Local hemp researchers are launching the next phase of a project to pull toxins from Oklahoma's soil. Hempyre Genetics has teamed up with a Native American health group for the experiment that could have a far-reaching impact.
Hemp stalks will soon become straws for the soil at three sites in Adair County.
Hempyre Genetics’s Project Hemp for Victory team is working with Native Health Matters to identify the best strains to rejuvenate our earth, something that is desperately needed after decades of wear and tear by other crops.
Native Health Matters scientist Brad Fausett says, “I look around through agriculture in the United States and notice that that’s exactly what we are doing. We are wearing them out.”
The brains behind this project believe hemp even has the power to pull heavy metals and oil contaminants from the soil and could still be profitable as a fiber.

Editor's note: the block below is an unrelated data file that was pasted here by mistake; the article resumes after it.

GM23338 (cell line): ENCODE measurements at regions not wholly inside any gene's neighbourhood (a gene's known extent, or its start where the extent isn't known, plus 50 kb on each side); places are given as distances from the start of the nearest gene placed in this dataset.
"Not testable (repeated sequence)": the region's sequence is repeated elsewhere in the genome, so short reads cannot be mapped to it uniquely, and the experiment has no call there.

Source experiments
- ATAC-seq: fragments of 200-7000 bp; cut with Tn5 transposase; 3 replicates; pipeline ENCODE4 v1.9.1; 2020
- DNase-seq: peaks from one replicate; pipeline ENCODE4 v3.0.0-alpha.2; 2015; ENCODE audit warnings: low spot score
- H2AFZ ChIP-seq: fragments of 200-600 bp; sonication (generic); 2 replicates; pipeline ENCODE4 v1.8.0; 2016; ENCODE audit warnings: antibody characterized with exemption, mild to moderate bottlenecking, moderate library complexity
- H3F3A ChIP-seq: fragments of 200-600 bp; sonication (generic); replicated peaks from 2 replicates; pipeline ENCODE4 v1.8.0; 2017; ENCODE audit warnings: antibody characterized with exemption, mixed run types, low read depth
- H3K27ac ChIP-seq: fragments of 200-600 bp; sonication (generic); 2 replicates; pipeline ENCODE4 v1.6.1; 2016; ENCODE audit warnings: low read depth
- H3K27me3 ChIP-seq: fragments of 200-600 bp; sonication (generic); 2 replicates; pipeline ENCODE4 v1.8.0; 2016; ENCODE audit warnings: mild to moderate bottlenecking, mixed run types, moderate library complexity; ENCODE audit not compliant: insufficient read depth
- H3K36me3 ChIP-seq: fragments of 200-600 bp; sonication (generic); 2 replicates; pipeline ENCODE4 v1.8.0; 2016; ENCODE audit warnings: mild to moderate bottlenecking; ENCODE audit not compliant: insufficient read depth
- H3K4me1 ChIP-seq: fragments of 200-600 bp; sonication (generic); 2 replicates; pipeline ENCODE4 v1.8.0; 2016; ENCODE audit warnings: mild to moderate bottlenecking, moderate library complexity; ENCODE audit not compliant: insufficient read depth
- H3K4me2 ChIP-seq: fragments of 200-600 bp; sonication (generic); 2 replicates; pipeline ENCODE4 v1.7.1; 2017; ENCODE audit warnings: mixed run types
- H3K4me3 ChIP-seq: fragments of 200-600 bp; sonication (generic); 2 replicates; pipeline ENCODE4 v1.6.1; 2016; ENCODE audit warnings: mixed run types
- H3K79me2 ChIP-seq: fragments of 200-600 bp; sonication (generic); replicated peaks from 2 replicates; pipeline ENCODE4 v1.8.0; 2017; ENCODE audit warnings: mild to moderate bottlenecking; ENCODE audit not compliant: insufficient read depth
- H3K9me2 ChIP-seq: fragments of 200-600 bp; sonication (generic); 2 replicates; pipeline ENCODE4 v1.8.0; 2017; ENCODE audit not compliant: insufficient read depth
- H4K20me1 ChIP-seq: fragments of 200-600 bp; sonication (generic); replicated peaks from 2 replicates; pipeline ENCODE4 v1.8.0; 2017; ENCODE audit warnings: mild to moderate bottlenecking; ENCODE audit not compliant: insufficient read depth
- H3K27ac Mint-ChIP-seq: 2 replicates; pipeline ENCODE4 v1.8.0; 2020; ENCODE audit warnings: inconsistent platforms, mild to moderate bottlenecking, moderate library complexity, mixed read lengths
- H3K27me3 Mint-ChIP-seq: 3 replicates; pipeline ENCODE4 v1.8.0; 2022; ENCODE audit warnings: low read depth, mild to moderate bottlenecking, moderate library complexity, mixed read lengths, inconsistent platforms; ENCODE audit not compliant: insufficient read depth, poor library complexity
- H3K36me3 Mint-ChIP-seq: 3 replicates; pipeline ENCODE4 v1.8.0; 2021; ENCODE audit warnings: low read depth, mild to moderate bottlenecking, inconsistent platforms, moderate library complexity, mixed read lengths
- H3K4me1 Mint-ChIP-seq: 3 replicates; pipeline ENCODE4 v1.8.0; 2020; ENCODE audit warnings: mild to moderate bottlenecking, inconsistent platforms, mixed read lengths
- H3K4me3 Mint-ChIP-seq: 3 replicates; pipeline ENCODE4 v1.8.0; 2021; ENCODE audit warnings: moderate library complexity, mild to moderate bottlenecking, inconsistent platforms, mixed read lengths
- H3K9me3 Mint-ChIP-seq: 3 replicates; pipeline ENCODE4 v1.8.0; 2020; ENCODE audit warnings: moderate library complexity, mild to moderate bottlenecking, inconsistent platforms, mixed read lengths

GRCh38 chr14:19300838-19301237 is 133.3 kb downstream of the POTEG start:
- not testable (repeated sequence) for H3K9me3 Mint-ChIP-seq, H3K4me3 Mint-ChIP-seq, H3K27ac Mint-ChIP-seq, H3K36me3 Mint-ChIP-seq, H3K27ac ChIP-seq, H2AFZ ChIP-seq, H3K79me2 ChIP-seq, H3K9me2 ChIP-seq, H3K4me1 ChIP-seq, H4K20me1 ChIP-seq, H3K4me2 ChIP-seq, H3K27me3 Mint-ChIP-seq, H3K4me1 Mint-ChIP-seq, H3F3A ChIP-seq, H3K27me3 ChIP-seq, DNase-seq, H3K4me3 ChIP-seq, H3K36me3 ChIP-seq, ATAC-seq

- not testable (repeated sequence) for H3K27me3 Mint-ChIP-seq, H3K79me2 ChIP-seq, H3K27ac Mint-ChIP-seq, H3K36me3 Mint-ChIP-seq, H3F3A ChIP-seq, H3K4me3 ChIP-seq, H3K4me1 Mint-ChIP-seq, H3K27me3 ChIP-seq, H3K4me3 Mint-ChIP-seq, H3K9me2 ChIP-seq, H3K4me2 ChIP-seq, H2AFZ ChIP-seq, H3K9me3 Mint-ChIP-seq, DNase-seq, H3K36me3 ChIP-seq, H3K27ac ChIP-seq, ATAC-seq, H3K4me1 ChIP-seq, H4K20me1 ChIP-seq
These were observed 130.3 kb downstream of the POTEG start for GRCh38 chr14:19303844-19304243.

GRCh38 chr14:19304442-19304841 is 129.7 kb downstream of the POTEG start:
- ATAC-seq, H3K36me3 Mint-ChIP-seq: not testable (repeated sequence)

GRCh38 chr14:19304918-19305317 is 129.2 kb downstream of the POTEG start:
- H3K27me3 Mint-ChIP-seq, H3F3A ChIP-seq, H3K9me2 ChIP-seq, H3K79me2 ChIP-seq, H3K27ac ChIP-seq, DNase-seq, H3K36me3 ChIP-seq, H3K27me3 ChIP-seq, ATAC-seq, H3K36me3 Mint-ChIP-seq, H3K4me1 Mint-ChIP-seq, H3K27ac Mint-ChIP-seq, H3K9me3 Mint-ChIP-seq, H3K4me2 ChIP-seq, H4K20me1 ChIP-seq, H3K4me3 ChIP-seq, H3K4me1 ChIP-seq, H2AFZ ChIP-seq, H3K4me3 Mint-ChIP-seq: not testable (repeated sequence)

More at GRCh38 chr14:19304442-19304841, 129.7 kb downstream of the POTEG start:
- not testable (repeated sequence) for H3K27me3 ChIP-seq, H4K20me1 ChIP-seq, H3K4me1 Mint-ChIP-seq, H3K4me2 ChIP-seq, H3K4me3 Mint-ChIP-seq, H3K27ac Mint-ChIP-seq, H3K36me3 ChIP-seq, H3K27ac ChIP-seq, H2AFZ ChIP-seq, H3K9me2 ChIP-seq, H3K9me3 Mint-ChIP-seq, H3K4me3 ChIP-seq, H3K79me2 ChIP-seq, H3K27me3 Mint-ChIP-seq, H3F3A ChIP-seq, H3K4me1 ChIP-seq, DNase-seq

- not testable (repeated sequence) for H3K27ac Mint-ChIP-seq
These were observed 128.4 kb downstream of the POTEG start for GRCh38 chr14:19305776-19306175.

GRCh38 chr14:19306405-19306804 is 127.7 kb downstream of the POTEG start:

“You can harvest the plant, analyze for it, go back and analyze your soils and see exactly what you did,” Fausett explains.
Hempyre project manager Jordan Early adds, “If we pull up and end up with some radioactive stuff, obviously we’re going to want to destroy that, but our hope is that we can pull it out of the soil and still use that.”
This is just the latest step in Hempyre's research through Northwestern Oklahoma State University, using hemp seeds that grew wild across the state for nearly a century. They are now tying the ancient plant to its Native roots.
Native Health Matters co-founder Tim Houseberg says, “To bring back part of the culture, the indigenous culture, and use it to create opportunities, economic-wise and clean up the earth is really something we’re excited about.”
Hempyre is relying heavily on partnerships with non-profits like Native Health Matters to fund these experiments, but the latest federal Farm Bill opens up the research to federal grant opportunities that will help expand their work further.
“I’m tired of saying maybe,” Early says. “I think we will clean the soil and it will help our water and continue to help the community and spread across the nation.”
To learn more about the research happening at Hempyre, click here.